“Commercial interest rates typically start from 3.6%, depending on the lender and whether they are fixed or variable In our property example [see table, p31], we assumed 5% interest-only rates for the numbers, considering we are using the income from the asset to pay it down as soon as possible,” explains O’Neill.

“In Year 10, this property would only have $89,438 of debt left and a value of approximately $1.1m. Incredibly, at the end of Year 11 the property will be completely debt-free, producing an income of $80,869 and growing each year after that.”

This one property would do more for many investors than owning half a dozen quality residential properties.

“As with residential property, finding the right commercial property is the key,” O’Neill adds. “There is much more due diligence required compared with residential properties, but when you get it right, the returns can be far greater.”


Savvy investors don’t just buy a property, sit back and collect the rent. They look for ways to get the most out of their investments through diversification and value-adding strategies like renovating

Property is one of the most diverse ways to invest because it doesn’t just have to be about what you’re familiar with. There are investors who have found success investing someplace they haven’t been to personally, whether that’s overseas or interstate. It’s about where you can find not just growth but positive cash flow as well.

Results Mentoring director Brendan Kelly notes that in order to sustain a property portfolio an investor needs to be able to pay down debt, especially on negative-geared investments. 

When buying in sought-after suburbs around the major capital cities, rental yields will vary from 2% up to 5% perhaps, depending upon market conditions at the time of purchase,” he says.

“Depending on interest rates and other holding expenses, the property just purchased is likely to be negatively geared, meaning the expenses required to continue to hold the property exceed the revenue coming in from the rent.”

Given the need to have funds flowing in consistently, an investor should make room in their portfolio for balance. With interest rates currently at a low, they can capitalise on properties that offer yields of around 5–6% and remain in the black.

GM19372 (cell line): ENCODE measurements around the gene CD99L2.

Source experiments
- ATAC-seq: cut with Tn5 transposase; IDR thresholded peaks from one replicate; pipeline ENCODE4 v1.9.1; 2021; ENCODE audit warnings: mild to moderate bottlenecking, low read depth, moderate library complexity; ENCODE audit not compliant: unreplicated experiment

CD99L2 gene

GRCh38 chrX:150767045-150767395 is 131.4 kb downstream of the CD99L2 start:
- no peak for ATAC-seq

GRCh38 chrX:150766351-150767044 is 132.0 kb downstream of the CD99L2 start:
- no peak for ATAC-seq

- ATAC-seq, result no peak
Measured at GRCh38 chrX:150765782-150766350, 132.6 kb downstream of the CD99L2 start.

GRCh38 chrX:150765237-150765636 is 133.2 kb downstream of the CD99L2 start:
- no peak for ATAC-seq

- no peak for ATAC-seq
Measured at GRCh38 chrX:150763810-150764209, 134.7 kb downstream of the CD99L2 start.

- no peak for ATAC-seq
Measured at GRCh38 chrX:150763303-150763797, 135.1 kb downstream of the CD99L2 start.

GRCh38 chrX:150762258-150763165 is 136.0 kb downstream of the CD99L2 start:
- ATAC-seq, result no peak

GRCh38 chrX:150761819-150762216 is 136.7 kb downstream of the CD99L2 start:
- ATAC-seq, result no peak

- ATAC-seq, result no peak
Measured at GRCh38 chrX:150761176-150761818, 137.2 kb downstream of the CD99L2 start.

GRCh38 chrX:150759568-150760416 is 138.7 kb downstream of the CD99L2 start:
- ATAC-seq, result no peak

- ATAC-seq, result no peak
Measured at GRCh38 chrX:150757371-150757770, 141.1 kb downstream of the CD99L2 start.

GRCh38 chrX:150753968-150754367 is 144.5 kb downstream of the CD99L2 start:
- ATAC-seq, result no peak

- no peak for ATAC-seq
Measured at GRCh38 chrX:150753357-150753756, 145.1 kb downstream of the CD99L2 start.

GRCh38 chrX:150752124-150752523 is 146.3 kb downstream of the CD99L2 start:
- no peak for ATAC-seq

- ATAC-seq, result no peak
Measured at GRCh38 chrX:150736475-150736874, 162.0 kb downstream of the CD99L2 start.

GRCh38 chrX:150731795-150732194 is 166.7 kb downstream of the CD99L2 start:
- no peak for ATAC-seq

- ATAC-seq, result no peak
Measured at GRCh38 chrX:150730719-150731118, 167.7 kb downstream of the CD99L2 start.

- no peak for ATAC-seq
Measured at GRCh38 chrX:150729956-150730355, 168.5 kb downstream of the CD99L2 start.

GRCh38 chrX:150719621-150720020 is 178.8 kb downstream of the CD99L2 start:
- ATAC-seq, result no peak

“A balanced portfolio is paramount for long-term capital growth. Having a balance means that it can be easier for an investor to manage repayments and costs over the long term without experiencing financial stress,” says Helen Collier-Kogtevs, CEO of Real Wealth Australia.

But what of the investments you’ve already got? Are they lacking aesthetic appeal, or failing to stand out in the local market? With a little work and spending, you can pump up the value of your existing properties.

“When done right, renovating, developing and subdividing can be a fantastic way to generate growth as long as the strategy is what the market wants,” Collier-Kogtevs explains.

“You need to start with a good, solid base of quality properties that you can add value to in order to manufacture growth. Ways in which this can be done include selecting properties that can be either subdivided, strata-titled or renovated at a later stage.”

Adding value is one of the best ways to sustain a property for long-term growth, especially when combined with other strategies.

Renowned renovation expert Naomi Findlay says, “Regardless of the way you use renovation, at all stages you are looking to generate value in the property. This value can then manifest as a profi t if you were to sell it postrenovation, an increase in value which can be used to leverage borrowing or improve your lending position and utilise it for other investments.

“Renovation doesn’t need to be used as a standalone strategy. In fact, many of my students use it in combination with other strategies such as subdividing, developing and short-stay accommodation.”

It is vital when renovating for the rental market that you understand what tenants want, Collier-Kogtevs explains.

“Sometimes, investors design or decorate to their own personal taste or preferences, which is not always ideal. Therefore investors need to do their research,” she says.

“When I’m ready to embark on a renovation, I often spend some time going to open houses or display homes to get a feel for what is on trend and what people want in their homes. That makes it easy to select paint colours, the latest accessories, floor coverings and outdoor entertainment spaces.”

While you want to maximise the potential of your property when renovating, it is crucial that you remain realistic. You need to understand market trends and how much growth you can generate, otherwise you may wind up overspending for limited returns.

“A common pitfall for investors is underestimating the renovation budget or overestimating the value of the completed project. This can lead to incomplete renovations or under/overcapitalising on a property,” Findlay warns. 

For this reason, Collier-Kogtevs recommends that investors do a feasibility study before embarking on value-adding projects – regardless of size – so that they know exactly what they’re getting into.

“Renovation does not need to be used as a standalone strategy. In fact, combine it with other strategies such as subdividing, developing and short-stay accommodation”